The Beautiful People

Font size: - +

13. Nicholas

     After I helped Mr. Parsons dispose of the tofu, I went back to my room to lay down and relax before supper. It was a nice sized room, but it was actually meant for two people, but I still didn't have the guts to tell the people I work with the truth. I was afraid if they realized my marriage was failing that they'd think less of me and my work. Gerard keeps telling me that's bullshit, and even if he's right it doesn't change the way I feel about it. Sometimes I do feel like a failure, and that attitude has no doubt affected my work in one way or another.  This just wasn't the right time to talk about it. Not when everyone's trying to take it easy away from the office. No one wants that rain to come down on their parade. Then there was  a knock at the door.

     "Come in," I called out.

     Jimbo opened the door and closed it behind him. "Hey Nic."

     "Hey Jimbo," I said, sitting up in bed. "Everything alright?"

     "Yeah, I'm fine." Jimbo said as he walked over and sat down on a chair that was located by the desk. "I just wanted to check up on you. How are you doing?"

     "I'm been okay," I replied, trying to act tough. "I've had my good and bad days. Thanks for covering for me about Diane."

     "About that," Jimbo said, "I get the impression no one here is aware of your current situation."

     "I'm afraid so," I confirmed, "It's rather complicated."

     "How so?" Jimbo asked.

     "We have someone at work who breaks up with his old lady every six months," I explained to him, "He's on and off again so much no one listens to him anymore."

     "I get it, you want to be sure it's really over first." Jimbo added.

     "Yes," I agreed, "I get this is serious, but I want to be sure before I move ahead. I'm not in denial. Part of me really believes she's not coming back. Yet another part holds out hope things might work out. Am I crazy to think that?"

     "No, you're not." Jimbo said, scratching his three day scruff for a moment. "Sooner or later they will find out, so it's better to do it on your terms rather than someone else's."

     "Fair enough," I said, appreciating the advice. "I'll take that under advisement."

     "I always liked you Nic," Jimbo said, "You were good to her, and you deserved to better than the hand you were dealt."

     "Thanks," I said, as he clearly knew more than I gave him credit for.

     "Are you talking to someone about it?" he then asked.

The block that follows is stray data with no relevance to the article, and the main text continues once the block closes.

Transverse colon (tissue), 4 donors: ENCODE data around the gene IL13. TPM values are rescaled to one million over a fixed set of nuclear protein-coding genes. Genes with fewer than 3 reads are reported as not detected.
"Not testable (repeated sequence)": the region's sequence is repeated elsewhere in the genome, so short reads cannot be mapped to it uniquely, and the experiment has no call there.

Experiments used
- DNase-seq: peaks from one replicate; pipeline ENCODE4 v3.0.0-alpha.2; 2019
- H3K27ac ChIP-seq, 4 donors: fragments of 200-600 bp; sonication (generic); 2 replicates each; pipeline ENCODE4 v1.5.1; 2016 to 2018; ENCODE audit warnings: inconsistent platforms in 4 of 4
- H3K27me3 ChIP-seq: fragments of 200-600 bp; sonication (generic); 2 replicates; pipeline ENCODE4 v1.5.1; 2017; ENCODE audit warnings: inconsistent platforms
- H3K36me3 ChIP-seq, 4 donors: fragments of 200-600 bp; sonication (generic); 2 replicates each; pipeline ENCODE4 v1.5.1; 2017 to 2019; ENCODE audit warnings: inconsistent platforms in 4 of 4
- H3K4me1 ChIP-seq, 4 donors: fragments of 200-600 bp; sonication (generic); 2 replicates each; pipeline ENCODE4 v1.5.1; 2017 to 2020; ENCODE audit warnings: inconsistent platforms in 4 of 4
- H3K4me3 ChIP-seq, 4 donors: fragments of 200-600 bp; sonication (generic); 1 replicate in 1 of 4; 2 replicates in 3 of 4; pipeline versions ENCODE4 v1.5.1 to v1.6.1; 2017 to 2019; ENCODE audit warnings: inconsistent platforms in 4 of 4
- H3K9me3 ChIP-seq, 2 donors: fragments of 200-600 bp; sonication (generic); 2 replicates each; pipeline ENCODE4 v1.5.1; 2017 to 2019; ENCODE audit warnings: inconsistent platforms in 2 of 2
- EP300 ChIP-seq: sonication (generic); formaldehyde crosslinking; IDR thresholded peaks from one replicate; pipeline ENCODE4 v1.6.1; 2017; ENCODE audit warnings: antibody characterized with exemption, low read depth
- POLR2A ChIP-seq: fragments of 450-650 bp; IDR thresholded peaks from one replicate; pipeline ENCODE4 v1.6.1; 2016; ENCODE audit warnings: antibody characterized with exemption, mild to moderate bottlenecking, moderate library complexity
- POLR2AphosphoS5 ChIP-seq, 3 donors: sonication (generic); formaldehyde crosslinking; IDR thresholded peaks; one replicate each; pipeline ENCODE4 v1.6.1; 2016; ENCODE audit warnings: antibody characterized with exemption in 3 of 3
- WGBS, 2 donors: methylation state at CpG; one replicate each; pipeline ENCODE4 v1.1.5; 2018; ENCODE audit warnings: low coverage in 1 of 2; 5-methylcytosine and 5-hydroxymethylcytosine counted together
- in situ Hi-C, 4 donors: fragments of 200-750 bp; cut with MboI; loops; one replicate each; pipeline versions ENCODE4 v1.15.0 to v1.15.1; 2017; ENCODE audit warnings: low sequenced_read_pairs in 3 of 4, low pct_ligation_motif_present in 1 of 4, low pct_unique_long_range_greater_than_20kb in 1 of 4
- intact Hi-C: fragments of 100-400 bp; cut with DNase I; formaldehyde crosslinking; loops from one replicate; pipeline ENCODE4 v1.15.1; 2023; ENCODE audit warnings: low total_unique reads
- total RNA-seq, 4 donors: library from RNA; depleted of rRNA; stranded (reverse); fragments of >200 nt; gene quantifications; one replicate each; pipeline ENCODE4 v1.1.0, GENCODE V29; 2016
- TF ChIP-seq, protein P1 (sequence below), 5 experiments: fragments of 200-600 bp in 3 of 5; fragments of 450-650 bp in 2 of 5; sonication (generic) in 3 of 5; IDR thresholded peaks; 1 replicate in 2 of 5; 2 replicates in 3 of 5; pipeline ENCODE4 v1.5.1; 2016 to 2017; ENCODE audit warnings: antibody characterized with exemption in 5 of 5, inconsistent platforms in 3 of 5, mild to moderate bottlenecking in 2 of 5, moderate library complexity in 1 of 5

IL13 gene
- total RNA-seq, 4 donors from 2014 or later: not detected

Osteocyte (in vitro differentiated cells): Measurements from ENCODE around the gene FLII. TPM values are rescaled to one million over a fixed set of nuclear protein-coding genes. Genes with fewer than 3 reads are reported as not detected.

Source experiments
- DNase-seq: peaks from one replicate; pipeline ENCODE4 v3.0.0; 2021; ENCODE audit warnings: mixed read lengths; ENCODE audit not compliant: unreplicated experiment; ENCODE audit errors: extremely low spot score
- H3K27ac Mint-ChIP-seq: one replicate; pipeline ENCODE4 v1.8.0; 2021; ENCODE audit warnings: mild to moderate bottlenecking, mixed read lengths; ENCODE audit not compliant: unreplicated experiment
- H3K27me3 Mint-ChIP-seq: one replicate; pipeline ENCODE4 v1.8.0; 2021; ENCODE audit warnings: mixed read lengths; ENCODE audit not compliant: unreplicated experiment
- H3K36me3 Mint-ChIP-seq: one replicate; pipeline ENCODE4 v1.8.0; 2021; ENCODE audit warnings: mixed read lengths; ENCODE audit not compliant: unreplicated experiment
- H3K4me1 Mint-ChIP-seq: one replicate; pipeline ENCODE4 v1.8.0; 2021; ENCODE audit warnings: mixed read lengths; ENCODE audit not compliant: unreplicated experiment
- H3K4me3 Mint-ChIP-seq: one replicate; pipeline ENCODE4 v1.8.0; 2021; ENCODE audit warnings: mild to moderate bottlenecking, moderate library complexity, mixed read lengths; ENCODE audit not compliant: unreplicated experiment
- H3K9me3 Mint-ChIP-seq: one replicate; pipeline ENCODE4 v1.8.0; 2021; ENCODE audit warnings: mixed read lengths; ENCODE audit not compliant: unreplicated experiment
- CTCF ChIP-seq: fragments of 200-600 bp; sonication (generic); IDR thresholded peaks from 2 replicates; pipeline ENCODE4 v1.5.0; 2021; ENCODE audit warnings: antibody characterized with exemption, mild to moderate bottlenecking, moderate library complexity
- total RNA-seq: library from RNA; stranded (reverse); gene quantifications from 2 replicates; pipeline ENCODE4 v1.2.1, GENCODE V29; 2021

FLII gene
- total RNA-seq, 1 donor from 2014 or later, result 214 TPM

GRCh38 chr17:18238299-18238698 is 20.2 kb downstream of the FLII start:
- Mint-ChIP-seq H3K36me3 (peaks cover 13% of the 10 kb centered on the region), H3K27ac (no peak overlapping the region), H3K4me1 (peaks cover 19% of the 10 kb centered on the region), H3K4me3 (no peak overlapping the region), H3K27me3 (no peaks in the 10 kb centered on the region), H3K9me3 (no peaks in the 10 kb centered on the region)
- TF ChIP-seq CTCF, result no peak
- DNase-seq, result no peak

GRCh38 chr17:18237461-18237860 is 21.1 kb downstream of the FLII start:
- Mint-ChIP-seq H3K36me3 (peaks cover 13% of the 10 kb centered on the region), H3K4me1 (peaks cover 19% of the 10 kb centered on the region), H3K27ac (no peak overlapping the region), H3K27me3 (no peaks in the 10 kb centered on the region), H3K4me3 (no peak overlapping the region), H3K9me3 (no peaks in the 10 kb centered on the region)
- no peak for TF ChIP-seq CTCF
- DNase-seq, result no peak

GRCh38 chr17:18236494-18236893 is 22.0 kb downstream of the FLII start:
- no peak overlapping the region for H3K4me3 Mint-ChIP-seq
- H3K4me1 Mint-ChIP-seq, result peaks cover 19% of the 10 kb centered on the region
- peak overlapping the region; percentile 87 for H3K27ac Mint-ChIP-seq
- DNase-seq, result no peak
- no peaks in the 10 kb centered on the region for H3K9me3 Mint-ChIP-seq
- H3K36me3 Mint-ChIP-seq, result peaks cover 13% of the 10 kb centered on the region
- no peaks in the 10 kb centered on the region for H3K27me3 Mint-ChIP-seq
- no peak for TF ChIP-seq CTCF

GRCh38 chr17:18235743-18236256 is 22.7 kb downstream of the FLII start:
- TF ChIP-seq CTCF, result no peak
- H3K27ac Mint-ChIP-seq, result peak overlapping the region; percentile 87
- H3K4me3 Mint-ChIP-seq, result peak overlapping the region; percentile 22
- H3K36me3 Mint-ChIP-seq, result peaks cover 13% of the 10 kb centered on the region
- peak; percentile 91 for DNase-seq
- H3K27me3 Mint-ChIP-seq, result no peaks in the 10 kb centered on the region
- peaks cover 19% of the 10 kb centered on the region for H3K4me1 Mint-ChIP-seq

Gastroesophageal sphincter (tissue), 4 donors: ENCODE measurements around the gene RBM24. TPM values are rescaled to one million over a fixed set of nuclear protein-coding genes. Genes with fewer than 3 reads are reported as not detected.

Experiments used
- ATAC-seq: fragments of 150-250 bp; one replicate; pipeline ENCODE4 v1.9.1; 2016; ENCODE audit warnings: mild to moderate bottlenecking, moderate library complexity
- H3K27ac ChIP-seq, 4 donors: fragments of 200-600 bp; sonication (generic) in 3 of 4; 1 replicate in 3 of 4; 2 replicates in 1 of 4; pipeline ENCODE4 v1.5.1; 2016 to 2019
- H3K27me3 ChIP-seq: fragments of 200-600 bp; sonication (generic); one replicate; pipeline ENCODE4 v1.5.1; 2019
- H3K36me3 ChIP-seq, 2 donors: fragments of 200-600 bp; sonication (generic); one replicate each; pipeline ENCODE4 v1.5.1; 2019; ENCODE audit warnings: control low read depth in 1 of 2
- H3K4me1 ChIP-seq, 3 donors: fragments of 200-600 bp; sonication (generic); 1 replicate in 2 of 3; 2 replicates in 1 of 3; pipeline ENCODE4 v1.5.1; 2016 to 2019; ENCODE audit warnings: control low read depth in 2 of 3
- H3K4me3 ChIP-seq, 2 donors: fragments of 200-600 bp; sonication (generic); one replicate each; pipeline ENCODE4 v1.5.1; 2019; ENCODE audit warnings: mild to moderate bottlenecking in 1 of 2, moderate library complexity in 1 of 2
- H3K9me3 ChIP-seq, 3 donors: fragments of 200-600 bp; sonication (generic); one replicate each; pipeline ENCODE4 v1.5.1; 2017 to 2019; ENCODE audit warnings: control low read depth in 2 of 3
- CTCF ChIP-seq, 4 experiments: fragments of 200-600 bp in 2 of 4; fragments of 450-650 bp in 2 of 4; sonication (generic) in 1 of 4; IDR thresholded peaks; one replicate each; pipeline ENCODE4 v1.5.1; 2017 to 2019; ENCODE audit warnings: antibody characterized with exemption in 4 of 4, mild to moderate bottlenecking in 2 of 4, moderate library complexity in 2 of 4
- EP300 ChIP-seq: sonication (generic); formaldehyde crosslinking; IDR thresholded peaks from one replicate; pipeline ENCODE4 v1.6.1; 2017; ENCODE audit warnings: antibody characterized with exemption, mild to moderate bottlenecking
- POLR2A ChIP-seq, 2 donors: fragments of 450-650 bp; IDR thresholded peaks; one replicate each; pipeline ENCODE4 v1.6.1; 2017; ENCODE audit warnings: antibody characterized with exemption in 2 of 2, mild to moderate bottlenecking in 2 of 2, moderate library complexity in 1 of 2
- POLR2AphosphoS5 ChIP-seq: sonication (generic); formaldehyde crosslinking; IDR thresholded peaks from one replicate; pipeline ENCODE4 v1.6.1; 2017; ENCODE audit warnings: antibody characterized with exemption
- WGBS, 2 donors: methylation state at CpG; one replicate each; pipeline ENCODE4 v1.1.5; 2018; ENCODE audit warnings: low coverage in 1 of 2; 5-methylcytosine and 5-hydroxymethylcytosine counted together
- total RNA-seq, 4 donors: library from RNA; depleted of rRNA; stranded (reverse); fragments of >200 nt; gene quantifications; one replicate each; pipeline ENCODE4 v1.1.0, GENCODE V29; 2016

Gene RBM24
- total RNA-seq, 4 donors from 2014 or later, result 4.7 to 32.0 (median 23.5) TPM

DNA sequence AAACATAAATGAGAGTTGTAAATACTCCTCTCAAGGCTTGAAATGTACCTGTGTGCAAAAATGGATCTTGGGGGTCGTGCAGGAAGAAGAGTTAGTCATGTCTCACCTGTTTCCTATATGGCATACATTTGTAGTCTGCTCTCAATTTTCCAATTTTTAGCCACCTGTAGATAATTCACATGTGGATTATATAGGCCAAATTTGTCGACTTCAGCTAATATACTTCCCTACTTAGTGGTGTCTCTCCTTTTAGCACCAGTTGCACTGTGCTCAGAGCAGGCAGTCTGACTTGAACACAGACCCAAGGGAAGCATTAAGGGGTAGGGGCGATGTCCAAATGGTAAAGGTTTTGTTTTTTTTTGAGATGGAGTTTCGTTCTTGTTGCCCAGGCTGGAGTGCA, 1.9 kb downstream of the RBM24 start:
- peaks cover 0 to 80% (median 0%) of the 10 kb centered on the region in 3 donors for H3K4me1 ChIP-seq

"What do you mean?" I asked, "Like a shrink?"

    "Maybe, or a trusted friend." Jimbo explained, "It doesn't have to be me, or anyone you know for that matter. The important thing is you talk to someone and get it all off your chest. There are even support groups that can help. I found the weekly meetings very supportive when I went through my first divorce."

     "How so?" I asked him.

     "When you're in a room full of people who are separated or getting divorced," Jimbo explained, "You are not judged by those in the room, cause they all get it. They know what you're going through cause they are too. You'll find it very refreshing. If you want to give it a try, let me know. I'll email you the details."

     "Thanks Jimbo," I said, as I hopped off the bed. "I might give it a go."

     "Good to hear," Jimbo said as he stood up. "Clean up for supper and I'll meet you down there."

     "Thanks, man." I said, patting his shoulder as he walked tot he door.

     "Not a problem," Jimbo said, "See you down there."

     After Jimbo left the room, I walked into the bathroom and washed up for supper. I brushed my teeth and cleaned my hair, making it look nice. I didn't bring any suits with me for the weekend, as I suspected being too formal would be frowned upon by the boss. I kept the jeans on I showed up in and just changed my shirt. I had an AC/DC shirt on, and changed it for something with a collar. A nice golf shirt that my Dad bought for me. My old man hated t-shirts and never wore anything that didn't have a button collar. It was just the way he was, so whenever he bought me anything, it always had a collar and at least a few buttons. This seems fitting as I left the top two buttons undone and the shirt wasn't too flashy so that seemed to be not too formal, but not too casual at the same time. Despite what was going on, I wasn't there to impress anyone, nor kiss ass. Because of my current situation, I wasn't in the mood to do anything like that. I'll be polite, and exercise some good manners but nothing above and beyond. I'll let the ladies fight for the best kiss ass award.

     "No problem, Nicky." I said to the man in the mirror. "We got this. Just relax, chew your food and don't say anything stupid. Like Gerard said: don't get fired."



PJ Lowry

Edited: 14.11.2019

Add to Library


Complain